But as the Rays, now all but eliminated in the wild-card race, invade Fenway for a wet weekend series with the Sox, they offer a sign of caution for Red Sox Nation.
As it stands now, all is well with the Red Sox. Most folks like Boston's chances in a two-team race with Texas, citing numerous advantages for the Sox. Josh Beckett and Jon Lester over Scott Feldman and Kevin Millwood? That's easy. A lineup that bats J.D. Drew eighth over one missing two of its superstars in Josh Hamilton and Michael Young? Again, advantage Sox.
Still, it wasn't long ago that it was a three-team race. Seemingly all year, the Rays were kept at bay by AL opponents, but nobody wanted to rule them out of the playoff race. Their big chance to make the leap to the forefront of the playoff picture came on the first day of September, when they opened a three-game set against the Red Sox in St. Petersburg.
Standing six games back of Boston, a sweep would immediately make the Rays contenders — maybe even favorites — to grab the final playoff spot for the AL.
That, however, didn't work out for the Rays, who dropped two of three to the Sox to kick off an eight-game losing streak. In the matter of a week, playoff hopes were dashed. Rays outfielder Gabe Kapler nearly admitted as much to NESN's Heidi Watney.
"Mathematically, there's still a chance for us to be a part of a playoff push at some point if things go magically right for us.," said Kapler, who was with the Brewers' during their postseason run last year. "The last eight games have been really difficult. Coming into Fenway, we were expecting to have an opportunity to take a lead in the wild-card race or at the very least draw within one or two games.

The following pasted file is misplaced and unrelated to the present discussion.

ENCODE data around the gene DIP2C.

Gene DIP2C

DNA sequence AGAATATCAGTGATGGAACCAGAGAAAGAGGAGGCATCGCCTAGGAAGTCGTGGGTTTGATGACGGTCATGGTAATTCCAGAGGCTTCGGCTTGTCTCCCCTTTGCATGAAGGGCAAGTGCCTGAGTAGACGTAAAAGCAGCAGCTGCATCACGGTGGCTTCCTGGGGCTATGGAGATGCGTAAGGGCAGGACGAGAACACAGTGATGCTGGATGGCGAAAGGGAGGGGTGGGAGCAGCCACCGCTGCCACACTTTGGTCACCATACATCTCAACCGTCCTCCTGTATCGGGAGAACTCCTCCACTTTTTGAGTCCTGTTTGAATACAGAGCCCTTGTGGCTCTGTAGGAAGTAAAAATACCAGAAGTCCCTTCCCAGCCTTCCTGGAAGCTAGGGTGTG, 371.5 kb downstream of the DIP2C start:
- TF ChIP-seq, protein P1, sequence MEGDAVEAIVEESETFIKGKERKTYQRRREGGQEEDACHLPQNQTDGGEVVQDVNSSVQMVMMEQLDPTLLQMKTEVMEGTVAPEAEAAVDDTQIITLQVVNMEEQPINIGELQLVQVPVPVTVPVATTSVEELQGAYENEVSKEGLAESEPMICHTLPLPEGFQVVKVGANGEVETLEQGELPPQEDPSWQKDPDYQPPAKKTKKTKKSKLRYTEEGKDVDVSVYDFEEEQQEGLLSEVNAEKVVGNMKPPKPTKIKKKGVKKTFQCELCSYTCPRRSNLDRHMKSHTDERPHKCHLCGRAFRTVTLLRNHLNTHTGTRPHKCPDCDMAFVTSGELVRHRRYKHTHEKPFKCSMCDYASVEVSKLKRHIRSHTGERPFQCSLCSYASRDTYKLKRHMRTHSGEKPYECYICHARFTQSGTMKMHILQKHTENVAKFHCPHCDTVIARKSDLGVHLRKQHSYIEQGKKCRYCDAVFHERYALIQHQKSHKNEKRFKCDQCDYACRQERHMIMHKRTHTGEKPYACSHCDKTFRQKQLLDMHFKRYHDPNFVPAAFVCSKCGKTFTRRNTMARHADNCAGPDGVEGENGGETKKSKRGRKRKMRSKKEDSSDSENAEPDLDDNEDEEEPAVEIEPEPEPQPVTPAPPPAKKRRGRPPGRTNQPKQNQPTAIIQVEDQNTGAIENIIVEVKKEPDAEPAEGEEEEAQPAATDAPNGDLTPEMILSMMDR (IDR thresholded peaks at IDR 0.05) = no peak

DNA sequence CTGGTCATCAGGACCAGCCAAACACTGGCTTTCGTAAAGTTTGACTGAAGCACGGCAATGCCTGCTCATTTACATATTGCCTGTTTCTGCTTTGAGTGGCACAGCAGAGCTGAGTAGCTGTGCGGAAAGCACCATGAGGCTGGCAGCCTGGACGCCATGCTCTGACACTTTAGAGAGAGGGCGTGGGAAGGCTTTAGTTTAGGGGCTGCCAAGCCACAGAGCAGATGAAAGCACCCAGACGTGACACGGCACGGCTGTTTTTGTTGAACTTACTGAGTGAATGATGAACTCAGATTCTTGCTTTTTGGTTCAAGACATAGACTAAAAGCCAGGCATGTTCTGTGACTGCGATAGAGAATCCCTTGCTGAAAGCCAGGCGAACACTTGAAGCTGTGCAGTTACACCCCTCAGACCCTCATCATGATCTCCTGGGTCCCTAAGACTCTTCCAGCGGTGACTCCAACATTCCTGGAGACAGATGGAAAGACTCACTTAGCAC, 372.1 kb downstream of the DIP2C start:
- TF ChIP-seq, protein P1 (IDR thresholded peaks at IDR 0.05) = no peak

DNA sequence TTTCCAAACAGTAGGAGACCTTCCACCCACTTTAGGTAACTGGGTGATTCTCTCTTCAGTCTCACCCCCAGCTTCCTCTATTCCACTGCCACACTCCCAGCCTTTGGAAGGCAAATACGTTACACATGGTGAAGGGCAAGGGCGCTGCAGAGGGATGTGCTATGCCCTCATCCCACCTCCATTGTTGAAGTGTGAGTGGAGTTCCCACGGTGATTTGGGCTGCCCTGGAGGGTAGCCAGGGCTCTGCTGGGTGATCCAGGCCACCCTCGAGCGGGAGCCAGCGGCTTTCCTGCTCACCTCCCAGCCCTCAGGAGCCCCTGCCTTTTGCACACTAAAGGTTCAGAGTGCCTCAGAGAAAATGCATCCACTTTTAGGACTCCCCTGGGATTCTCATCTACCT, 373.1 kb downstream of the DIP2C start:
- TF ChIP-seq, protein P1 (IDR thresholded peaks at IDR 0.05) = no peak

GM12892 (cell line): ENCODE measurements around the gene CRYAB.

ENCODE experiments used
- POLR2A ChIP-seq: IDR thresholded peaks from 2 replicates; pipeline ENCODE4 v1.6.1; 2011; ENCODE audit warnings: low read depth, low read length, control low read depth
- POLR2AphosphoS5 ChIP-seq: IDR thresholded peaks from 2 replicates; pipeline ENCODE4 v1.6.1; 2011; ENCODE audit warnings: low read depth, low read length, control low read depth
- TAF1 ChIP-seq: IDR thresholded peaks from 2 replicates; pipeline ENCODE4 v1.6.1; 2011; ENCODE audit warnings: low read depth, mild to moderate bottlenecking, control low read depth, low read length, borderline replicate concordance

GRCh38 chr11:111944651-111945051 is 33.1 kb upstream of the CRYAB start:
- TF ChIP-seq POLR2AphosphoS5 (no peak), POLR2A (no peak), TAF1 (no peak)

"To be sitting where we are right now, there's no way to sugarcoat the fact that that stinks."
As the Rays fell to 9 1/2 games back in the wild-card race in that eight-game span, all but one loss was by three runs or fewer. That's the way the ball bounces sometimes, and with the Sox playing three games in the span of 20 hours or so this weekend, there's no time for Red Sox fans to relax just yet.
That's not to say there's cause for panic in the Nation. Instead, the Rays' descent is more of a reminder that all teams can take a turn for the worse faster than you can say Hunter Wendelstedt. (Red Sox fans need look no further than a certain five-game series at Fenway in 2006 for proof.)
Still, the Red Sox should make the playoffs. They are better than the Rangers, and they don't have to log half the travel miles. But while the Red Sox may be in a better position than the Rangers to secure a playoff spot, it remains true that a lot of baseball has yet to be played.
Almost ironically, as two teams dodge raindrops at Fenway Park, it could be the Rays that either make or break the Red Sox' chances over the course of three games.